Guest Blogger Ken Alex: Working and Natural Lands, From Sources to Sinks

Post #6 in a Series on California Climate Policy by Ken Alex, Senior Policy Advisor to Gov. Jerry Brown

Roughly 80% of California land is protected or agricultural.  That includes deserts, forests, wetlands, foothills, and multiple vegetative types, as well as farms, dairies, and ranches.  While an exact inventory of emissions from working and natural lands is difficult, California has determined that those lands are a source of GHG emissions rather than a sink.  The reasons for that vary, but are primarily four:  forest fires, agricultural practices, loss of sequestration capacity of soils, and conversion of land to development.

Determining a baseline for GHG emissions for working and natural lands is challenging but essential.  A number of protocols exist, including one adopted by the UN’s Intergovernmental Panel on Climate Change, but none of them are yet sufficiently accurate.  California is working with Lawrence Berkeley Labs and others to refine the baseline calculation.  In addition, data and satellite companies are working on remote emission calculations, which, if reliable, could change how land-based emissions are evaluated.  California’s refined approach will be available in 2018.

It is also essential that working and natural lands become sinks rather than sources.  So, we need a refined approach to forests and forest fire, including prescribed burns and thinning of underbrush.  We need new strategies to improving the health of soil and the ability of soil to sequester carbon and water.  We need adoption of multiple “carbon farming” techniques.  And we need to protect agricultural and natural lands from development.  California has developed multiple plans towards this end, including: draft Vibrant Communities and Landscapes Plan, the Forest Carbon Plan, and the Healthy Soils Initiative.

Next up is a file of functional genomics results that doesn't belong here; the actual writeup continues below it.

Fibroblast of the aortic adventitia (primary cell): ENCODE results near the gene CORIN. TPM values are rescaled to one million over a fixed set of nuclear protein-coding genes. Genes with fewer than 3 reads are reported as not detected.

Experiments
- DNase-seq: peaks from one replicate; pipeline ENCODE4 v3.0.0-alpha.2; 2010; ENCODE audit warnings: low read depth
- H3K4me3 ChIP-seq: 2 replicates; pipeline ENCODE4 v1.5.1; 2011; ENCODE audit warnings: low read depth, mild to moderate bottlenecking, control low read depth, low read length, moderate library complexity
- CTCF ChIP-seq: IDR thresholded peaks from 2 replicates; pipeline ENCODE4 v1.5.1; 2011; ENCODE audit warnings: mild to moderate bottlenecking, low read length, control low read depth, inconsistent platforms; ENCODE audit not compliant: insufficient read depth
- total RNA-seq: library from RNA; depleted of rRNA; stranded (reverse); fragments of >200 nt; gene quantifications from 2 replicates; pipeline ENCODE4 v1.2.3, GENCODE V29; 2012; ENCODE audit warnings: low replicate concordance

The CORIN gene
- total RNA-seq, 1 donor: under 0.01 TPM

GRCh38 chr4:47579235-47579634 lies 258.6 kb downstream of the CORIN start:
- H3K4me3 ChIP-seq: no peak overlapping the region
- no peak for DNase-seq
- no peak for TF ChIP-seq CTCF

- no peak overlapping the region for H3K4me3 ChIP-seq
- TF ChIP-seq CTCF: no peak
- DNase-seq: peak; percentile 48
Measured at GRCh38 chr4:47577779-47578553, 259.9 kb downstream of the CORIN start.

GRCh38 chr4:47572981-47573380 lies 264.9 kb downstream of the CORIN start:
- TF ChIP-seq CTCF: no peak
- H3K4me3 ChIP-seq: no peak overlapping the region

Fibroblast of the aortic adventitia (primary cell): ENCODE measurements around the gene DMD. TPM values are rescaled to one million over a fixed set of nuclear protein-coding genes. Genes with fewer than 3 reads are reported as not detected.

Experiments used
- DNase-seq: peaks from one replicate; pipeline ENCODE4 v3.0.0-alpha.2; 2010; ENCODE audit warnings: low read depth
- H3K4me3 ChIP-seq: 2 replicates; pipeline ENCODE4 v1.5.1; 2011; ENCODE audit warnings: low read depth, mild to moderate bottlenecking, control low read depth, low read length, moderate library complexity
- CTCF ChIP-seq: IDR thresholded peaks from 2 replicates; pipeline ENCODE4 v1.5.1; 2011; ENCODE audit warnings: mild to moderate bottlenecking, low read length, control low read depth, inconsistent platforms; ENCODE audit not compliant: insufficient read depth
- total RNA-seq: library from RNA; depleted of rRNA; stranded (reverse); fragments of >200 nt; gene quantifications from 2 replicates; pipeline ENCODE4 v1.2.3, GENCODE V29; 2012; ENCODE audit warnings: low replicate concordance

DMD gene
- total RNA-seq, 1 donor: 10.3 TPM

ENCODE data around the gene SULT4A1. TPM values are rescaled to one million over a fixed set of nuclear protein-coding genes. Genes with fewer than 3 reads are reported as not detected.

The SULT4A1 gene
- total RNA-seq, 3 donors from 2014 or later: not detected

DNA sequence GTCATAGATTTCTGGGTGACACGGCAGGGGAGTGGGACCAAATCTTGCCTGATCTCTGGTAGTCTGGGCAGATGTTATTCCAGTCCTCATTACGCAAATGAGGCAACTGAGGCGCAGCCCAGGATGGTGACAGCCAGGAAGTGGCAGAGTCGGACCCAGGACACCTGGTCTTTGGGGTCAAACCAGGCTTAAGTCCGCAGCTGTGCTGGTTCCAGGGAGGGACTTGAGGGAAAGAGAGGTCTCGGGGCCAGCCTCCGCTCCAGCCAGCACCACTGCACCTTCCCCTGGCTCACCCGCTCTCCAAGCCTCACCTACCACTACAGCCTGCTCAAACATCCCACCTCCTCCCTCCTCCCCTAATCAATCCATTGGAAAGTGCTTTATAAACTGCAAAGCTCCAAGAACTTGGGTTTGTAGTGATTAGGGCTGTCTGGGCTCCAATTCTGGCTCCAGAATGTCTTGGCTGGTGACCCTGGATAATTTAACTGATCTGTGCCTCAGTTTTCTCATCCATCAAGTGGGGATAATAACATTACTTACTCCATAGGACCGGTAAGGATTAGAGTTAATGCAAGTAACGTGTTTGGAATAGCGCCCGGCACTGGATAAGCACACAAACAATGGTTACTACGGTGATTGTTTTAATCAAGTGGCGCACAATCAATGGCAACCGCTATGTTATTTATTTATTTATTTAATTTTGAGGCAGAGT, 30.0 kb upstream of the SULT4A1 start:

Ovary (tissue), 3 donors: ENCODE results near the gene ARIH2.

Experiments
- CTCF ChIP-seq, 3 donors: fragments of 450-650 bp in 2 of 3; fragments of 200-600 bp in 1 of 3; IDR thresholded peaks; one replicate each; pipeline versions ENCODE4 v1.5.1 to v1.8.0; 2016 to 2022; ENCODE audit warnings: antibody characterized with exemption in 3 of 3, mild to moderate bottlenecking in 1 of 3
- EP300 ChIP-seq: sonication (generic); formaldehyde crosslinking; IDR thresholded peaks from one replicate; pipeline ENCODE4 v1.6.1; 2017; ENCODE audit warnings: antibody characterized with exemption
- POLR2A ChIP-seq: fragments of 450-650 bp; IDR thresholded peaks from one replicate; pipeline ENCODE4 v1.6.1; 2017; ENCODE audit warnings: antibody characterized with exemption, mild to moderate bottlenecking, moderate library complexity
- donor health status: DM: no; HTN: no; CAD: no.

Finally, we need to change our development patterns to help preserve agricultural lands and open space.  One study found that developed areas generate more than 50 times the carbon emissions than agricultural land.

Combatting climate change worldwide is as much about ensuring that working and natural lands can sequester carbon as it is about reducing industrial emissions.  Rain forests, for example, absorb and sequester massive amounts of carbon, which, if released, would overwhelm the climate system.  Better baseline data and greater sequestration are key to California’s efforts.

Next blog:  Resilience and Adaptation

Ken Alex is the Director of the Governor’s Office of Planning and Research, and serves as Senior Policy Advisor to Governor Jerry Brown and the Chair of the Strategic Growth Council.

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Reader Comments

One Reply to “Guest Blogger Ken Alex: Working and Natural Lands, From Sources to Sinks”

  1. Ken, how about some serious discussion about all that land that is used to produce feed crops for livestock that belch out huge amounts of methane in California? It takes a lot of water and a lot of land to produce those feed crops that ultimately result in massive methane emissions from cattle. And then those livestock-feed-crop lands emit lots of carbon dioxide and nitrous oxide into the atmosphere as well! Yet your first emphasis is on hacking away at already adversely-impacted forests in California …

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